The episode's theme shows Pine Ridge at its best and in its fifteen minutes, it's poignant, thoughtful, and even philisophical as Lum reflects as well on the old year ending and the New Year coming.

Lum and Abner Christmas Special-December 25, 1940

2) Lionel Barrymore as Ebeneezer Scrooge

While most people living in the 21st century have no idea who Lionel Barrymore is. Mention, "Mr. Potter from It's a Wonderful Life" and people will have no problem remembering the distinctive voice of the wheelchair bound adversary of Jimmy Stewart's George Bailey.

One key contributor in Barrymore playing Potter was that Barrymore had a lot of experience in the role of miser.  From 1934-53, he played the Role of Ebenezer Scrooge for 18 of 20 Christmases. He relinquished the role once to his brother John in 1935 and in 1938, Orson Welles took the part. However, in 1939, while Welles was still the boss at the Campbell Playhouse, Barrymore was Scrooge once again. This time in an hour long adaptation that showed off the amazing talent that was Lionel Barrymore with Welles' narration making the show a must-hear. Listen and you'll find out why, for an entire generation, Barrymore was definitive Scrooge.

Listen to The Campbell Playhouse: A Christmas Carol: December 24, 1939

1) Bing Crosby singing Adeste Fideles

If you say, Bing Crosby and Christmas, the first song that will undoubtedly come to mind is, White Christmas. However, this was not the song most common to Crosby Christmas Special. It was Adeste Fideles, which is commonly known as Oh Come All Ye Faithful.

Whether Bing Crosby was hosting the Kraft Music HallPhilco Radio Time, or the General Electric show, Adeste Fidelis would lead off. Crosby would first sing the song in Latin, and then everyone on stage and at home was invited to sing the song in English.

While less people understand the Latin version now than in Crosby's day, the performance is quite powerful and was simply a great way to begin another great Crosby Christmas.

December 20, 1953 episode of the General Electric show.

23Dec/111

William Shatner as Archie Goodwin?

William Shatner as Archie Goodwin

This fascinating casting choice has come to light on several blogs via a March 14, 1959 article in the New York Times that wrote of CBS signing Shatner to play the role of Archie Goodwin with Kurt Kasznar as Wolfe.

Information has been added to Wikipedia about the series including an article purportedly from the Baltimore Sun TV critic Donald Kirkley who suggested that the pilot had been a tad too successful:

Everything seemed to point to a sale of the series. A facsimile of the brownstone house in which Wolfe lives in the novels … was found in Grammercy Square. But when the film was made and shown around, it was considered too good to be confined to half an hour. There was a new shuffle and deal, and in consequence, an hour-long, new pilot is now being photographed in Hollywood.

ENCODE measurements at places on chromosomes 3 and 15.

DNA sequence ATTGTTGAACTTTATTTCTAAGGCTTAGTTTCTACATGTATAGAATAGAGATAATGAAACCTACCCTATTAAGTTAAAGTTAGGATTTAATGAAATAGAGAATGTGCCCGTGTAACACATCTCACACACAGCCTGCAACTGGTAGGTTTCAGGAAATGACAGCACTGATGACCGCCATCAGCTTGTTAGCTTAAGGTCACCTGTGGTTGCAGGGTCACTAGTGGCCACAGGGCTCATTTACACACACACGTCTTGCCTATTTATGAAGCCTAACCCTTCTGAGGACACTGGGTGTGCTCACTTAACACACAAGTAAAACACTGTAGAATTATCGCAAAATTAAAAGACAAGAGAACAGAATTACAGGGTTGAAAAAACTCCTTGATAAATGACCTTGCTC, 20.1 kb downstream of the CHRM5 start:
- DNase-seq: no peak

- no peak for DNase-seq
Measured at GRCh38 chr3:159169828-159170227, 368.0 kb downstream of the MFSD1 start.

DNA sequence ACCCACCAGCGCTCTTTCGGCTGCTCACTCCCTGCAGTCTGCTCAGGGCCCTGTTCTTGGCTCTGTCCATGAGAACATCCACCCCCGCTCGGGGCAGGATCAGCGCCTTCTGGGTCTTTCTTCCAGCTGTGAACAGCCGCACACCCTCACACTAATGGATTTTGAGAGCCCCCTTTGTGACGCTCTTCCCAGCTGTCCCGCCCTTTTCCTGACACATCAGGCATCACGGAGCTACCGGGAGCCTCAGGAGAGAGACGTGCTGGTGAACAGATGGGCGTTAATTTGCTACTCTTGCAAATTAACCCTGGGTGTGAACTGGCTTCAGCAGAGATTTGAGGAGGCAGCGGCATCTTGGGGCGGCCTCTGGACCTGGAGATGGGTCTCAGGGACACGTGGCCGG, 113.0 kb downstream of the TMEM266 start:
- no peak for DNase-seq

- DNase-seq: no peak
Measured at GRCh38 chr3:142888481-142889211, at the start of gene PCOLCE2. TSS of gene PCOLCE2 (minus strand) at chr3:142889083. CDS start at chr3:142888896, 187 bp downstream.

This new information raises a couple of interesting points. First of all, it exposes that one myth newer Nero Wolfe fans have been told repeatedly is bunk. The myth is that after the failure of the last radio episode of Nero Wolfe in 1951 that Rex Stout foreclosed the possibility of any other English-language adaptations of the great detective. Clearly, this is false as he'd given CBS the green light for the TV series. I'll have to make some corrections to a few things as a result of this new information. Hopefully, others who have written about Nero Wolfe will do the same.

Secondly, it raises an interesting question in terms of what type of Archie Goodwin William Shatner would have made. Shatner, at this point is a known quantity, most famously from his role on Star Trek.  His style in Trek has been parodied for its occasional hammyness. This reputation has been furthered by Shatner's interpretations of songs such as Mr. Tambourine Man and Rocket Man have furthered this reputation, as perhaps has Shatner's starring roles as supercop TJ Hooker and his Emmy Award winning performance as egomaniacal Denny Crane.

In 1959 though, all of this was in the future. Shatner was a much sought-after young talent, who made his first big splash on television in a two part Studio One episode that became the basis for the Defenders. When beginning the film of Nero Wolfe, he was only 28 and six years away from his first TV series, "For the People."  In the interim period, he remained in demand as a TV guest star on a variety of shows including The Twilight Zone,  77 Sunset Strip, and The Naked City.

For my part I'd definitely love to see how the young Mr. Shatner handled the role of Archie Goodwin. If the TV Pilot ever becomes available, I'll be first in line to see it.

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23Dec/111

EP0565: Yours Truly Johnny Dollar: The LaTourette Matter

John Lund

Johnny is hired to look into an arson that led to the death of the owner's wife after the first investigator was killed in an apparent hit and run.

Original Air Date: February 20, 1953

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22Dec/110

EP0564: Sherlock Holmes: The Adventure of the Christmas Bride

Sherlock Holmes is invited to spend the holidays with a family that needs him to assure a wedding occurs.

Original Air Date: December 21, 1947